The collective conniption the left has sustained since Trump won the election has truly been something to behold. Every political identity group who feels oppressed is absolutely convinced that Trump is going to round them up for re-education, human experimentation or worse.

Can literature be the key to uniting all the marginalized victims under one banner to defeat the agenda of the abstrusely coiffed, Velveeta-hued Beast who is literally more like Hitler than the actual Hitler was?

A writer at Slate seems to think so, and he has found the very book to unite the tribes so he wrote this article with this actual headline  How Can Literature Resist Islamophobia? One Writer Answers: Gay Muslim Furry Romance. I would guess that the word “literature” is used very loosely here though The Time He Desires could very well be the Stranger in a Strange Land for the gay, furry, muslim, anti-Trump generation.

Kyell Gold’s new novel may lie at the most unlikely intersection in literary history: a gay immigrant Muslim romance involving furries—that is, people who feel a close identification with anthropomorphic animal characters.

“I wrote this book in part as a response to the wave of Islamophobia in this country,” Gold explained in an author’s note, “never dreaming at the time that it would crest as it has now.”

The Time He Desires is the story of Aziz, a cheetah in a faltering heterosexual marriage who explores the boundaries of his sexuality with the help of a gay fox. Aziz is a Sudanese immigrant, and he engages in a struggle with his desires that will be familiar to queer readers.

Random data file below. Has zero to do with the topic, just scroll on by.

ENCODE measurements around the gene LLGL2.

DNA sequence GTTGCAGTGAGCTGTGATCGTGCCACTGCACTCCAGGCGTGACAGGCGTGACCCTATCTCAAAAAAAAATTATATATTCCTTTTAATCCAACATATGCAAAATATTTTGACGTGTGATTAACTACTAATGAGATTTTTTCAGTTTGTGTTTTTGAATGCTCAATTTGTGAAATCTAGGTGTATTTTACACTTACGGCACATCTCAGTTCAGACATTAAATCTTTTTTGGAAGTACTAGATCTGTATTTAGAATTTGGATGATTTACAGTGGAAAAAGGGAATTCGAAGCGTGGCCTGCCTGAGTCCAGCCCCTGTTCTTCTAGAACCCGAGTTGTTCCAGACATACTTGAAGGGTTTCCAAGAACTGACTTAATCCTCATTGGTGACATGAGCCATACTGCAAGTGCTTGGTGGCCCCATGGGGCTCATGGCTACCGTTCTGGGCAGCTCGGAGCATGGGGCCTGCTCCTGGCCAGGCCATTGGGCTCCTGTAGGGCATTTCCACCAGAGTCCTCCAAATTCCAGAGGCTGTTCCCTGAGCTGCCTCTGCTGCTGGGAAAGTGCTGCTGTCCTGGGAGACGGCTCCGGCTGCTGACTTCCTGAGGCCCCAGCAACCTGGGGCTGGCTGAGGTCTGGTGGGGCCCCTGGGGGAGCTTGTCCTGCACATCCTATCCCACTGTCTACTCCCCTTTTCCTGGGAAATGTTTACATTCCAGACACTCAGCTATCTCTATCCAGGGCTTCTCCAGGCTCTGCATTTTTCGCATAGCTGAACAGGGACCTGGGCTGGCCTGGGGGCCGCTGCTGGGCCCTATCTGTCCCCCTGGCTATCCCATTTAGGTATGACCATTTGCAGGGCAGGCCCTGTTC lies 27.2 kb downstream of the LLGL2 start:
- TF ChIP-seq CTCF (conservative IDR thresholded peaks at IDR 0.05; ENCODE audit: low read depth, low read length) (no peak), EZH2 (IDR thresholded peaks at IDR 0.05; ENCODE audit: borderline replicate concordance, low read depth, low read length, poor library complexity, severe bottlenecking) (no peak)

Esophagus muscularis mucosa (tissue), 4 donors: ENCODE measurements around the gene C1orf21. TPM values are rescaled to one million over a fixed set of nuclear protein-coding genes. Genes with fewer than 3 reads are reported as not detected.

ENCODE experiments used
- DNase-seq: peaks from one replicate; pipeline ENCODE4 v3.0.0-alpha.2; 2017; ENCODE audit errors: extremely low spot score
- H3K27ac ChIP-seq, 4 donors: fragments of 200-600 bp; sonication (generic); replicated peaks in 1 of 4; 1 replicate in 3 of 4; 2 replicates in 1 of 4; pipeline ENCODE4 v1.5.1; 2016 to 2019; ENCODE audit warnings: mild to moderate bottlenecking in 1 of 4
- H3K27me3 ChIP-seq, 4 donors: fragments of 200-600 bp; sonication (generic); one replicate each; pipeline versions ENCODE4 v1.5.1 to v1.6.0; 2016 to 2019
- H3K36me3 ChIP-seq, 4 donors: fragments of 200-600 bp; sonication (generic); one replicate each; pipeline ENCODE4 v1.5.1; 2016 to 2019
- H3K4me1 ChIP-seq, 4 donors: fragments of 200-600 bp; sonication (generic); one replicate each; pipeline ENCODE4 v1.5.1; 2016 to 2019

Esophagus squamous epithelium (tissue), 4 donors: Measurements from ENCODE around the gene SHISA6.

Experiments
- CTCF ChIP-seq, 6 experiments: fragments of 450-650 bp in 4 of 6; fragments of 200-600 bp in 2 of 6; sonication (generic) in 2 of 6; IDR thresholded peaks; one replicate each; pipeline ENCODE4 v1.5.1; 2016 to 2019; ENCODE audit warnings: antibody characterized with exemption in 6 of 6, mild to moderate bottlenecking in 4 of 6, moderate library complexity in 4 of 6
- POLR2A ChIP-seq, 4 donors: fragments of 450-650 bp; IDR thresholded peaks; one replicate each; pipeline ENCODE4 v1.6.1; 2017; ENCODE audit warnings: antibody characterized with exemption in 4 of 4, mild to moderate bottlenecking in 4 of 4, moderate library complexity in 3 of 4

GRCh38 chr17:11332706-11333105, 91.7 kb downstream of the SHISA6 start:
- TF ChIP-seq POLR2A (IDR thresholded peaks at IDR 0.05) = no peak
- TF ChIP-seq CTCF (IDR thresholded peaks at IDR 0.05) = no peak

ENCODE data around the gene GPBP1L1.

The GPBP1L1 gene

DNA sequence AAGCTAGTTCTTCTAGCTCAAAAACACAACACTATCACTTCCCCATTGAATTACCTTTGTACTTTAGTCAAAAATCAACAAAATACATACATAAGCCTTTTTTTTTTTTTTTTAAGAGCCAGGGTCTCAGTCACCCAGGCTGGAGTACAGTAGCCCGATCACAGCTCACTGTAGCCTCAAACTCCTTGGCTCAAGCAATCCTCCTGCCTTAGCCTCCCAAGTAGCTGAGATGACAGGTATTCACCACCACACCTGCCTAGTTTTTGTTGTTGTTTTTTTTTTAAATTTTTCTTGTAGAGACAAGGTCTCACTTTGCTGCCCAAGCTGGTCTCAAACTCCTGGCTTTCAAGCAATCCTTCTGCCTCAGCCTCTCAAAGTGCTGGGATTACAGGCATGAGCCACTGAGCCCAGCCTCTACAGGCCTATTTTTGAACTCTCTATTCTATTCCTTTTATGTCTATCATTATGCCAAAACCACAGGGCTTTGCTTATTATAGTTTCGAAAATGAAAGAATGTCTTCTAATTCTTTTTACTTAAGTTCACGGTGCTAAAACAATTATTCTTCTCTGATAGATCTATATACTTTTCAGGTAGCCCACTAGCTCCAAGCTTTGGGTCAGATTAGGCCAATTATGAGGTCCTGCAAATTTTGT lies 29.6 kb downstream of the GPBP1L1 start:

Mark Tapson, editor-in-chief at TruthRevolt commenting via Facebook said, “This is genius. If only one of the main characters were a black Republican in addition to all the other identities, this author would have hit the intersectionality jackpot.”

There really should be a special edition printed entirely on recycled “Coexist” bumper stickers.

The author is not one to overstate the obvious.

“One of the themes of my stories, from very early on, has been conflict between people who realize they’re gay and a society that has problems with that sexuality,” Gold said. Though his previous books have touched on Christianity, “I know that Islam is also not necessarily tolerant towards homosexuality.

That’s a bit like saying, “Sales of this book might be relatively low in Saudi Arabia,” but if “not necessarily tolerant” means “likely to violently execute and/or throw from the top of a tall building” then he’s absolutely right. Still, putting Christianity and Islam anywhere close to one another on the tolerance spectrum is objectively absurd.

“I also didn’t understand much about Islam other than that it’s a religion that hundreds of millions of people in the world follow.”

He resolved to learn more. He turned first to Wikipedia, then forums and Tumblr pages.

This, of course, is the natural progression of any real search for truth in the 21st century.

Muslims, queers, and furries all share the experience of having been marginalized by the mainstream, and of being continually forced to justify their existence. But just as public opinion on LGBTQ folks has softened over the last few years, furries seem to be enjoying a break as well.

Seriously? Continually forced to justify their existence?  There is a huge contingent of people who after ever Islamist terror attack leaps over the victims in order to defend Muslims from the statistically non-existant backlash.  The government in certain states will destroy a family’s business and livelihood for thinking incorrectly about gay marriage.  I don’t expect enough people are even aware of furries’ existence to make any significant attempt at forcing them to justify it.

I could be wrong for making fun. Maybe this book will be do for gay furry Muslims what Silent Spring did for earth worshipping eco-hippies.

I think I’ll wait for the movie though.